PARIS -- PSA/Peugeot-Citroen on Thursday launched an extension of its massive transmission factory in Valenciennes, northern France, as part of its effort to lower its fleet CO2 emission.
The French automaker will spend 83 million euros to boost production capacity for two fuel-efficient transmissions made at the plant by about 50 percent to 2,625 units a day beginning in February 2010, PSA said in a statement.
The French carmaker's automated manual and manual transmissions, which are among the newest in the Peugeot and Citroen lineups, help reduce fuel consumption and CO2 emissions by up to 5 percent compared with previous-generation gearboxes.
PSA and Fiat are in a tense battle to have the lowest fleet emissions in Europe.
PSA sees gains for low-CO2 cars
Expanding capacity for the fuel-saving transmissions during the continuing crisis shows PSA's confidence that demand will grow for low-emission vehicles, the spokesman said.
Production capacity for the two transmissions is about 1,750 units a day while the actual output is about 865 daily, a number PSA expects to rise. Total transmission production at Valenciennes is about 6,400 units a day.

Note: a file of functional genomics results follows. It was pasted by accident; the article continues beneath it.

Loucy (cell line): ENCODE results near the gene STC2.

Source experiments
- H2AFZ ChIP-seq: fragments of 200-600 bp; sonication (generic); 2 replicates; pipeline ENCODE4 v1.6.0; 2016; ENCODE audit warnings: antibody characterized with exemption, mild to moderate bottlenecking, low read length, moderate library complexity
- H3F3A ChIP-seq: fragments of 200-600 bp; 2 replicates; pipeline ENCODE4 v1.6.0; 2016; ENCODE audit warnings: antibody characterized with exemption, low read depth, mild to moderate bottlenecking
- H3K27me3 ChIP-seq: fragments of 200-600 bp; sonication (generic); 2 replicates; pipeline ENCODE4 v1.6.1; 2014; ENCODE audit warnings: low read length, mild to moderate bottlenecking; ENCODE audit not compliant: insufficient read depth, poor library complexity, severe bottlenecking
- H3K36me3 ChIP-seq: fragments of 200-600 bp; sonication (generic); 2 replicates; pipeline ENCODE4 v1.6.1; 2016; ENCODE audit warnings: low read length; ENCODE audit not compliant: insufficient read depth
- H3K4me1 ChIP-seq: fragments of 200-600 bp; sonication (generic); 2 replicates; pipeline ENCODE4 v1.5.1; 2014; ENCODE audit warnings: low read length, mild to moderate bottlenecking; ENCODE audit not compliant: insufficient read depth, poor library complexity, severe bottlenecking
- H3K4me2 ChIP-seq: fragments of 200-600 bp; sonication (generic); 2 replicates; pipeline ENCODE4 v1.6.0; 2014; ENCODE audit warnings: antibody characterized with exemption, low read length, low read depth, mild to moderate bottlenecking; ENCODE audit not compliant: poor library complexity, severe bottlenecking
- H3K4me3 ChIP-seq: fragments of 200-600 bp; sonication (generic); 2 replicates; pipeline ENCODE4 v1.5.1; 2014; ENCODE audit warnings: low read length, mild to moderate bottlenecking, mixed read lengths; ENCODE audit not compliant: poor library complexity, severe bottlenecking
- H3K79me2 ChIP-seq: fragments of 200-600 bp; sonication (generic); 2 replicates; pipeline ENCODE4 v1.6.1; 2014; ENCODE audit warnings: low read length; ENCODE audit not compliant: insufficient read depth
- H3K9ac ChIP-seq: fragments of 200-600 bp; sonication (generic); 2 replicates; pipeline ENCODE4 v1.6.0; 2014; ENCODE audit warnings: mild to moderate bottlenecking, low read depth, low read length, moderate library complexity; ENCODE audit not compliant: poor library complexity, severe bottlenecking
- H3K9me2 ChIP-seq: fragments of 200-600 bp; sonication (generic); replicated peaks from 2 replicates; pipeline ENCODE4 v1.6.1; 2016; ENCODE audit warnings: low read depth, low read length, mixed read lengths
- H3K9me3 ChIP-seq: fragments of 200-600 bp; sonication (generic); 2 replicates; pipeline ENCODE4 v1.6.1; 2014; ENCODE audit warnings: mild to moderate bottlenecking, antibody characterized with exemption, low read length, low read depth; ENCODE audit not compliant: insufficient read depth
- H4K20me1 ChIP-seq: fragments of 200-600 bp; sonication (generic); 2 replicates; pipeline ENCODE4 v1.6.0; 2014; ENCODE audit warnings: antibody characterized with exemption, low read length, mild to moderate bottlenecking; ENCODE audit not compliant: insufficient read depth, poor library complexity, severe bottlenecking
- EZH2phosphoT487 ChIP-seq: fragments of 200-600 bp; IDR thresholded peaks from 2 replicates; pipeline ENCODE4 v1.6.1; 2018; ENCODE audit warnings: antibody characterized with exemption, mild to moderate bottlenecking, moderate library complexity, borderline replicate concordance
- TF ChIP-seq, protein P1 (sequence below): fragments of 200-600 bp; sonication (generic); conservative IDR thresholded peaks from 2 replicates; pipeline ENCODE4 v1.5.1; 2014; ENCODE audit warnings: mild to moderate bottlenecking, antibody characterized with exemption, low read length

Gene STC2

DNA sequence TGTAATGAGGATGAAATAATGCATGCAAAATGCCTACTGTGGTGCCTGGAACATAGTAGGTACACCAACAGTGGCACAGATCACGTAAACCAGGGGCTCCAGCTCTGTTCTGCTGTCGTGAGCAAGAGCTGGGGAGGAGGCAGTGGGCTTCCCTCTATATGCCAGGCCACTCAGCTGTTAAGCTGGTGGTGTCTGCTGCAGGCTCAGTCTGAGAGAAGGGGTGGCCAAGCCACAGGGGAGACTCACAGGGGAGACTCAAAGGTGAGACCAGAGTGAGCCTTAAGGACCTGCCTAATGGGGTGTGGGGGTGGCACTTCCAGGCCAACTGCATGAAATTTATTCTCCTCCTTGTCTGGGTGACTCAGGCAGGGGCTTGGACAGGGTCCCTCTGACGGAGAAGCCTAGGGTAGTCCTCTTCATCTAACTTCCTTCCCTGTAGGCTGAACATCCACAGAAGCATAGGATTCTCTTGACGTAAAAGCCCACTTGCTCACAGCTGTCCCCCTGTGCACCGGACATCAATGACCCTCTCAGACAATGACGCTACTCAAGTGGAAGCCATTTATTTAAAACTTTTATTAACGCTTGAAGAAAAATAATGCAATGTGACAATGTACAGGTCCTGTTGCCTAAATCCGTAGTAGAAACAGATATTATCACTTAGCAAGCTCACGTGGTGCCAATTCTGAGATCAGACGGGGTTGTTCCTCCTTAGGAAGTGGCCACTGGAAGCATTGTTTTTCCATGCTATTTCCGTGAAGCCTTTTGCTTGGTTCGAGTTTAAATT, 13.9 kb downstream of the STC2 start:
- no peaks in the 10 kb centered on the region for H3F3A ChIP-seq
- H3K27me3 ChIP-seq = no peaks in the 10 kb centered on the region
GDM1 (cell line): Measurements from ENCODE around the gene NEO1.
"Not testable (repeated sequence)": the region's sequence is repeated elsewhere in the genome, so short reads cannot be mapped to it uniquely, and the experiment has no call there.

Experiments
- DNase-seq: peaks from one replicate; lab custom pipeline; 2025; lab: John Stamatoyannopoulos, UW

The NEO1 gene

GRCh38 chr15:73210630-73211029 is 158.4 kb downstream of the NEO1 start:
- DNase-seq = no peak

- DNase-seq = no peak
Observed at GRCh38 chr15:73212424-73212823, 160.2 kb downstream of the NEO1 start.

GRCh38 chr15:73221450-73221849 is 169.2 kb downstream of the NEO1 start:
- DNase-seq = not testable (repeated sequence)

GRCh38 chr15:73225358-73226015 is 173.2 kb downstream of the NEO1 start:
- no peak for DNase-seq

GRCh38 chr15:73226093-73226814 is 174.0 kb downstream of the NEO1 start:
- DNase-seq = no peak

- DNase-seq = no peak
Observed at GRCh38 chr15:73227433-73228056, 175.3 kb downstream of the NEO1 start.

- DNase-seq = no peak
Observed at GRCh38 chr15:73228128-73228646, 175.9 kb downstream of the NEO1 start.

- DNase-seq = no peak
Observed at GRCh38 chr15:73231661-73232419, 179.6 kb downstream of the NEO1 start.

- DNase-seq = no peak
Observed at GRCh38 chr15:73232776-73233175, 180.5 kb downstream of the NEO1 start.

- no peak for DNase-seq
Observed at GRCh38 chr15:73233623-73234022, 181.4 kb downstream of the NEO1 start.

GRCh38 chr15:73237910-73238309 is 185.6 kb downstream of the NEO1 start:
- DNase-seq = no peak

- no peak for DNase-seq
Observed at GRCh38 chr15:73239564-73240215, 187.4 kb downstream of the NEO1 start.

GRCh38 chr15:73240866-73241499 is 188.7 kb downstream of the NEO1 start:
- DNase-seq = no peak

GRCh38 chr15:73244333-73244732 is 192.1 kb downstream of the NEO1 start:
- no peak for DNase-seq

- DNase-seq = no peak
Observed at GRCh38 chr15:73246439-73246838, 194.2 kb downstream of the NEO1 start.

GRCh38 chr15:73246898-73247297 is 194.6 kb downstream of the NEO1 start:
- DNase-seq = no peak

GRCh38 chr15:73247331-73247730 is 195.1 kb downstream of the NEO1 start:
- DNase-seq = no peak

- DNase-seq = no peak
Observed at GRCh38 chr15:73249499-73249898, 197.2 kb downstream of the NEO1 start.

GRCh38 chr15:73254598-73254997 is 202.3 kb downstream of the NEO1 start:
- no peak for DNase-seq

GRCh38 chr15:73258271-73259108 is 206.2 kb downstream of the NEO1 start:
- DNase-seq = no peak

The six-speed automated manual and manual transmissions made in Valenciennes are fitted on the Citroen C4 sedan and C4 Picasso minivan as well as the Peugeot 308 compact, 308cc convertible and the new 3008 crossover.
The factory extension -- which adds 7,000 square meters to the existing 42,000 square meter work space -- demonstrates PSA's determination to protect domestic manufacturing, which was a key condition of a 3 billion euro bailout from the French government earlier this year.
The Valenciennes site is PSA's principal transmission production site, with total output of 1.5 million units in 2008.
Transmissions from Valenciennes are fitted onto about 45 percent of all new Peugeots and Citroen's sold worldwide. The plant also supplies transmissions to Renault and Fiat.